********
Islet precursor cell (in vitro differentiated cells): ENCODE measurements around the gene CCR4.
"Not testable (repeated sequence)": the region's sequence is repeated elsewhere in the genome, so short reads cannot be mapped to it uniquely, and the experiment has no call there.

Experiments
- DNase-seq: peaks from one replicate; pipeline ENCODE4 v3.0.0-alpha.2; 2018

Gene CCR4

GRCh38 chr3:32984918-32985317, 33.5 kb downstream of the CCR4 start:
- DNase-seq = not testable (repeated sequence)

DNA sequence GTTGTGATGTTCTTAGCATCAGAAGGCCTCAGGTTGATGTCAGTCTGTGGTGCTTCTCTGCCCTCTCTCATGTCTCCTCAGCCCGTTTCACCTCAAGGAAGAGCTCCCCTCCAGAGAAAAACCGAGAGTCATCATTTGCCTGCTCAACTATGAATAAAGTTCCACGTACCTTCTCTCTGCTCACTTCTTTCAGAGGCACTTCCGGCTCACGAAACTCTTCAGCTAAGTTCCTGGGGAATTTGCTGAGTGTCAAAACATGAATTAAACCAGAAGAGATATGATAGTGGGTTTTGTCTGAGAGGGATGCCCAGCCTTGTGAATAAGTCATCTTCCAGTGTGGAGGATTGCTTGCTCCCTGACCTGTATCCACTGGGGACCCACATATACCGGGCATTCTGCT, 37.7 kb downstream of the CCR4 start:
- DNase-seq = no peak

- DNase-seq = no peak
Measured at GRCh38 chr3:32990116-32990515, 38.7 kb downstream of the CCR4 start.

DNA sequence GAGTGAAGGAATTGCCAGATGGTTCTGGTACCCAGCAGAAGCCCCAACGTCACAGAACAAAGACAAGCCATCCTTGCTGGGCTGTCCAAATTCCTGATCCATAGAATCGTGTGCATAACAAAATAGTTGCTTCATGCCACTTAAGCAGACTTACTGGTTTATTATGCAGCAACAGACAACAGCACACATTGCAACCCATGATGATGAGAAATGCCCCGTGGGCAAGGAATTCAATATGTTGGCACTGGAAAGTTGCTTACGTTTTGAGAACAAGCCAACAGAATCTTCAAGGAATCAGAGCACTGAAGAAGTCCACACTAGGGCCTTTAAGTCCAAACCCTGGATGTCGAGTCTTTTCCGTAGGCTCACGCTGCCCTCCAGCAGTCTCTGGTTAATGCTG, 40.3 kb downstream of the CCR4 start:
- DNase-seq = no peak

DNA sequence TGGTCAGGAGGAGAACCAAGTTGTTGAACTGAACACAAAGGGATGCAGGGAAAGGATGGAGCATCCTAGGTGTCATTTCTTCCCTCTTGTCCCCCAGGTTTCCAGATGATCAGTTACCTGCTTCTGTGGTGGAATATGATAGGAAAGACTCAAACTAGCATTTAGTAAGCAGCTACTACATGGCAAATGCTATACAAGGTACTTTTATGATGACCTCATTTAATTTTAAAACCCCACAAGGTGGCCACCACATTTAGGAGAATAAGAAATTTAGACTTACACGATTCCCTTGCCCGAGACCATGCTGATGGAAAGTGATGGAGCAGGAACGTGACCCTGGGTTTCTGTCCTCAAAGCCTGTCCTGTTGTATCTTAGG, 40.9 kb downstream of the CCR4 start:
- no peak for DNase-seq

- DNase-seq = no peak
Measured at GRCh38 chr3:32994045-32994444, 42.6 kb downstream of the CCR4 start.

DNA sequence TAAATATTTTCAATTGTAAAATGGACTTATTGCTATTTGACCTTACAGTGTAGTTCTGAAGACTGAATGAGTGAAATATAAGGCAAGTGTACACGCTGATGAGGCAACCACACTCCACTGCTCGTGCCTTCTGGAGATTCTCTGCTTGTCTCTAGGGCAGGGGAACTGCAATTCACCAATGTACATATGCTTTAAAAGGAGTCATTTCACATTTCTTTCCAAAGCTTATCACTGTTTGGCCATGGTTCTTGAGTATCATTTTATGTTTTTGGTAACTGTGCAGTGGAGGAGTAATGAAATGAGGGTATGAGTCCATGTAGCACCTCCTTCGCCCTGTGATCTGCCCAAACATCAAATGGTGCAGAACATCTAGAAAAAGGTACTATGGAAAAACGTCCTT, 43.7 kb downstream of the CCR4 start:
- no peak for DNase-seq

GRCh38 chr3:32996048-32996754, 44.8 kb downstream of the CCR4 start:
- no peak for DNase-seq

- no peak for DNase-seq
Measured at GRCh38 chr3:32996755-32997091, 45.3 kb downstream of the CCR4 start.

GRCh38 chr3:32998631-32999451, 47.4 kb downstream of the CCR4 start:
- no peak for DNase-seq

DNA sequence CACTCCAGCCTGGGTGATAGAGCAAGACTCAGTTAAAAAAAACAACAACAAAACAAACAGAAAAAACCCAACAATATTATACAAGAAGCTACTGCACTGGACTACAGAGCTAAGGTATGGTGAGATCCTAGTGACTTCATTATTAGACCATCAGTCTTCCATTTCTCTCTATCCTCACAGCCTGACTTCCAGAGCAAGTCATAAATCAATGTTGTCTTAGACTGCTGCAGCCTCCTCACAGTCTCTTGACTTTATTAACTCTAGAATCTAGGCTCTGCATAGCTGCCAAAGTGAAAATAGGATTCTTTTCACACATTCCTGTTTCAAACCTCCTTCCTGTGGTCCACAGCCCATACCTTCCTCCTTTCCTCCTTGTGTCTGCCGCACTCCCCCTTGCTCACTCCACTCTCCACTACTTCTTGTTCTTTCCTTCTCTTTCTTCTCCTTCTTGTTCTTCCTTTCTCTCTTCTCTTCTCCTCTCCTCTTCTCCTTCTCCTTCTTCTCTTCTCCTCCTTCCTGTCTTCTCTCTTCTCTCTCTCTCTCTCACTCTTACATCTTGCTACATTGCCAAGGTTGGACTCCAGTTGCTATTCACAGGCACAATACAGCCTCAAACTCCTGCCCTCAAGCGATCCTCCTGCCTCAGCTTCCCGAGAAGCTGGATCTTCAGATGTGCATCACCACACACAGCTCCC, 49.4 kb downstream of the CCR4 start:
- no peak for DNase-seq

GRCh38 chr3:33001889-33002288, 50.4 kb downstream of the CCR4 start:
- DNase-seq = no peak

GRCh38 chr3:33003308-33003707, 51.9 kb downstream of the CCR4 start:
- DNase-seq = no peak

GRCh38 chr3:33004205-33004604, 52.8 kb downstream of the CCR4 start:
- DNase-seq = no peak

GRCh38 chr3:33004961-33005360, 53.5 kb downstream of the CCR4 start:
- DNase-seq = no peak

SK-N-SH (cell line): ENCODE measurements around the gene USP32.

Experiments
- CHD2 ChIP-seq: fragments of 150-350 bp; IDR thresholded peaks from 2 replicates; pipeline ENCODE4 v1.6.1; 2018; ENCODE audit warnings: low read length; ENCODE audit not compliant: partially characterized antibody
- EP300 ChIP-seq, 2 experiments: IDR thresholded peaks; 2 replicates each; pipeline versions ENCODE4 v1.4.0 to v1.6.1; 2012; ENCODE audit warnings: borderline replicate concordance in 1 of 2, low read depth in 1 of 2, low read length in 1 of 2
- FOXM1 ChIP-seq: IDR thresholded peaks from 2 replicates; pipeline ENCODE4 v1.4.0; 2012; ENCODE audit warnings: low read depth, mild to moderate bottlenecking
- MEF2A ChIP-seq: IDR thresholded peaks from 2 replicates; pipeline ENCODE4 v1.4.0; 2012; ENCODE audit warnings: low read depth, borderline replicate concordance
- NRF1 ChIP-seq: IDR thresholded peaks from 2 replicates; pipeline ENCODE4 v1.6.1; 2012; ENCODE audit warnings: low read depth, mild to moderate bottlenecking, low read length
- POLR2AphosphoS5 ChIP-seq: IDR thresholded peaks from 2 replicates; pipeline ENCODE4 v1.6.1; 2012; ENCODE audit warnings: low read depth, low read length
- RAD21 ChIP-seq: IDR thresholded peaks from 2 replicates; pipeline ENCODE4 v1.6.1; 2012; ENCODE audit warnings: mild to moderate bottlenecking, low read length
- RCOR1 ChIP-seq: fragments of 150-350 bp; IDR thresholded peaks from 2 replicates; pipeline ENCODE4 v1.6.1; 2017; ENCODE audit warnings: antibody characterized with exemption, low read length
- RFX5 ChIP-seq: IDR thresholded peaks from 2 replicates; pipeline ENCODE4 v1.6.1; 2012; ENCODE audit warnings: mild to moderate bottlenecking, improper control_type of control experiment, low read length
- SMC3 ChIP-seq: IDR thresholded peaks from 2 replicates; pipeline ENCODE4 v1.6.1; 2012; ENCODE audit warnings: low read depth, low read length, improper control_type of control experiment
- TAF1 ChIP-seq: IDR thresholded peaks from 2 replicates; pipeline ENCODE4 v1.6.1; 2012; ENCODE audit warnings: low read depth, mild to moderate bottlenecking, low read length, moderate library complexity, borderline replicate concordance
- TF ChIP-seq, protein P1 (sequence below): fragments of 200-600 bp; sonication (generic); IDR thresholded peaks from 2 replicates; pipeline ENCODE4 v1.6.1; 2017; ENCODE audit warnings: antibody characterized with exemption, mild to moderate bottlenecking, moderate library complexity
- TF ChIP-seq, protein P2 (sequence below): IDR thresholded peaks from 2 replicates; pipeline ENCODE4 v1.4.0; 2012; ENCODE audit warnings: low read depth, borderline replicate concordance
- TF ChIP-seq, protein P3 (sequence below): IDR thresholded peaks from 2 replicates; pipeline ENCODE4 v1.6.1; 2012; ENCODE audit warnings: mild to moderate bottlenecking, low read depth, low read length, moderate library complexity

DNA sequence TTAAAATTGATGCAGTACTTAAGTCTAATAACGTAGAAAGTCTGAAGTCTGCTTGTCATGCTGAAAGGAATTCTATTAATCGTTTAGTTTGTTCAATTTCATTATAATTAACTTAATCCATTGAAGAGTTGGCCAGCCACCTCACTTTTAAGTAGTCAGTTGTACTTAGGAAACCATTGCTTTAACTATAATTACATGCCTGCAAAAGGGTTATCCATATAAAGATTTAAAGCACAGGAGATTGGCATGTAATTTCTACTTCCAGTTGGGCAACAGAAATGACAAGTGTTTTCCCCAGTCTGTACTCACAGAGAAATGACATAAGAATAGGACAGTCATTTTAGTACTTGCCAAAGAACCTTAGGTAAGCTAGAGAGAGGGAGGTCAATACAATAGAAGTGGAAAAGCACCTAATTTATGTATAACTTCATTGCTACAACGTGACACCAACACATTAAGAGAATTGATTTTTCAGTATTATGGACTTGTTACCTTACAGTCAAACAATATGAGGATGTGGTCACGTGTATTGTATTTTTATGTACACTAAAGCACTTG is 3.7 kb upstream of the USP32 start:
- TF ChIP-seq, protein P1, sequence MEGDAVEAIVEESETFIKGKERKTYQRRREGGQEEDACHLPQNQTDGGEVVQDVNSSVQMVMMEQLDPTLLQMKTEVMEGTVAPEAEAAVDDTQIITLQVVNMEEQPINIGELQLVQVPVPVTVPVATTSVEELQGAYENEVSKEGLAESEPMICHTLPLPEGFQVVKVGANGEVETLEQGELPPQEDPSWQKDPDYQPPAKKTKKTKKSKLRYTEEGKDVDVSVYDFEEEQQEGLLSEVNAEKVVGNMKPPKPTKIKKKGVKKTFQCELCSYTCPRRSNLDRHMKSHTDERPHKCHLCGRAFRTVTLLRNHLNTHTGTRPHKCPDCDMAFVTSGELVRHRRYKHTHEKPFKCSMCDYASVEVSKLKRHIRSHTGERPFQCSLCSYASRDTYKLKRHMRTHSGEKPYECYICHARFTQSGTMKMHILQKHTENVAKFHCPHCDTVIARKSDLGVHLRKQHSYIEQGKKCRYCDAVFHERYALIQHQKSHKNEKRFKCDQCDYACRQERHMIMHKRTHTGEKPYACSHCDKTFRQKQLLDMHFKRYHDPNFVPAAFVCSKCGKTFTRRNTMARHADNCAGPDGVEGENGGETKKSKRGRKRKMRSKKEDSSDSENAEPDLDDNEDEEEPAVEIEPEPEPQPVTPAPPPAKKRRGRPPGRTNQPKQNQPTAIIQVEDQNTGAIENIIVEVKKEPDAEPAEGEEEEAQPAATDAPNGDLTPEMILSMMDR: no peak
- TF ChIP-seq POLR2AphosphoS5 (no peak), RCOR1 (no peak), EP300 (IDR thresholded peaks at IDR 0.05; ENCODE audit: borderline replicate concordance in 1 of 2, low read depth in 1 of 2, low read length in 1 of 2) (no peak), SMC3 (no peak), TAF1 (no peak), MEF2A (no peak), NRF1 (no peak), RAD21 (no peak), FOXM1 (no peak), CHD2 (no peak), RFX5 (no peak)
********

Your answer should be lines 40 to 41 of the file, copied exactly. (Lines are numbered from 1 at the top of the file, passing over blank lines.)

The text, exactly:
- FOXM1 ChIP-seq: IDR thresholded peaks from 2 replicates; pipeline ENCODE4 v1.4.0; 2012; ENCODE audit warnings: low read depth, mild to moderate bottlenecking
- MEF2A ChIP-seq: IDR thresholded peaks from 2 replicates; pipeline ENCODE4 v1.4.0; 2012; ENCODE audit warnings: low read depth, borderline replicate concordance